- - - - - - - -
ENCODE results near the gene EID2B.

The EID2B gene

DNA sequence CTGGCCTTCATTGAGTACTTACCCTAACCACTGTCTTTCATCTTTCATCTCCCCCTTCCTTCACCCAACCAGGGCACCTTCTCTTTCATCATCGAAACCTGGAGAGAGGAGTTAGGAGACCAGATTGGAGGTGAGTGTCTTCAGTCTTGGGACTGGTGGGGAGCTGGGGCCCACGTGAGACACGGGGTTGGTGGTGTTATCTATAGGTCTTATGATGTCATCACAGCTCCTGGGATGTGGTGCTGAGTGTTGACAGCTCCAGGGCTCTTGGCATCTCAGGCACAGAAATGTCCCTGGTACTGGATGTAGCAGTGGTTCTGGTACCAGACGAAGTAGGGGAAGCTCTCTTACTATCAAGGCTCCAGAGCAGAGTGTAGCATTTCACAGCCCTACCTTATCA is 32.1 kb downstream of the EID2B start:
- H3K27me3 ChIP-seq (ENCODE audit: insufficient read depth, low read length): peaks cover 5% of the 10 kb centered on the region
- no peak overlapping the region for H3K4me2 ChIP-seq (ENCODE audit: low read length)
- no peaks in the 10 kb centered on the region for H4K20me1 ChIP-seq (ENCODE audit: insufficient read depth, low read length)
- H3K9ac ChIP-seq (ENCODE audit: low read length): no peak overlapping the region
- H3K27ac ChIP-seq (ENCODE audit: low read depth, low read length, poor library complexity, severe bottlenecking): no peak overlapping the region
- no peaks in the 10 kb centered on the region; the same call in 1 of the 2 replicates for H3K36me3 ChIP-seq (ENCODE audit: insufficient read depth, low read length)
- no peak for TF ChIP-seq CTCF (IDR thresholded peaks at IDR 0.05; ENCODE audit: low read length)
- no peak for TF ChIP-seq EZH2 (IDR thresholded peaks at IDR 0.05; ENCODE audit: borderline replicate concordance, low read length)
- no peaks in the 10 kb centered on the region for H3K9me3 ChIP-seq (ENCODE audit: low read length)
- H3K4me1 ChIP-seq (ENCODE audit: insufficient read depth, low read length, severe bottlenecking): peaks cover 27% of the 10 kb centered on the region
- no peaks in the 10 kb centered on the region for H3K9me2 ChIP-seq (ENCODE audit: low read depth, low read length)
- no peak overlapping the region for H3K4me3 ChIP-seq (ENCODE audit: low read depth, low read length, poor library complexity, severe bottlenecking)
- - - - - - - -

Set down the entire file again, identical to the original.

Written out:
ENCODE results near the gene EID2B.

The EID2B gene

DNA sequence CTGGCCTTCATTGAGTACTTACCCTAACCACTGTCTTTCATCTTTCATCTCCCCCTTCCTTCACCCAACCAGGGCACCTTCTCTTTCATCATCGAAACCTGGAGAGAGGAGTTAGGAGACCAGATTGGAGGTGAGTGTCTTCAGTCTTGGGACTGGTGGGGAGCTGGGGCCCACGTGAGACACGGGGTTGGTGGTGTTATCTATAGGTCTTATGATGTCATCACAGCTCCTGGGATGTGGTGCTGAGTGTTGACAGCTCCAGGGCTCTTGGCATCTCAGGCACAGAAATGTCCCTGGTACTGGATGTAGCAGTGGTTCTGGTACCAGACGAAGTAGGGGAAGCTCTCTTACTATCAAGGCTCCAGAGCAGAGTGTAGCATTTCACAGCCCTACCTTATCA is 32.1 kb downstream of the EID2B start:
- H3K27me3 ChIP-seq (ENCODE audit: insufficient read depth, low read length): peaks cover 5% of the 10 kb centered on the region
- no peak overlapping the region for H3K4me2 ChIP-seq (ENCODE audit: low read length)
- no peaks in the 10 kb centered on the region for H4K20me1 ChIP-seq (ENCODE audit: insufficient read depth, low read length)
- H3K9ac ChIP-seq (ENCODE audit: low read length): no peak overlapping the region
- H3K27ac ChIP-seq (ENCODE audit: low read depth, low read length, poor library complexity, severe bottlenecking): no peak overlapping the region
- no peaks in the 10 kb centered on the region; the same call in 1 of the 2 replicates for H3K36me3 ChIP-seq (ENCODE audit: insufficient read depth, low read length)
- no peak for TF ChIP-seq CTCF (IDR thresholded peaks at IDR 0.05; ENCODE audit: low read length)
- no peak for TF ChIP-seq EZH2 (IDR thresholded peaks at IDR 0.05; ENCODE audit: borderline replicate concordance, low read length)
- no peaks in the 10 kb centered on the region for H3K9me3 ChIP-seq (ENCODE audit: low read length)
- H3K4me1 ChIP-seq (ENCODE audit: insufficient read depth, low read length, severe bottlenecking): peaks cover 27% of the 10 kb centered on the region
- no peaks in the 10 kb centered on the region for H3K9me2 ChIP-seq (ENCODE audit: low read depth, low read length)
- no peak overlapping the region for H3K4me3 ChIP-seq (ENCODE audit: low read depth, low read length, poor library complexity, severe bottlenecking)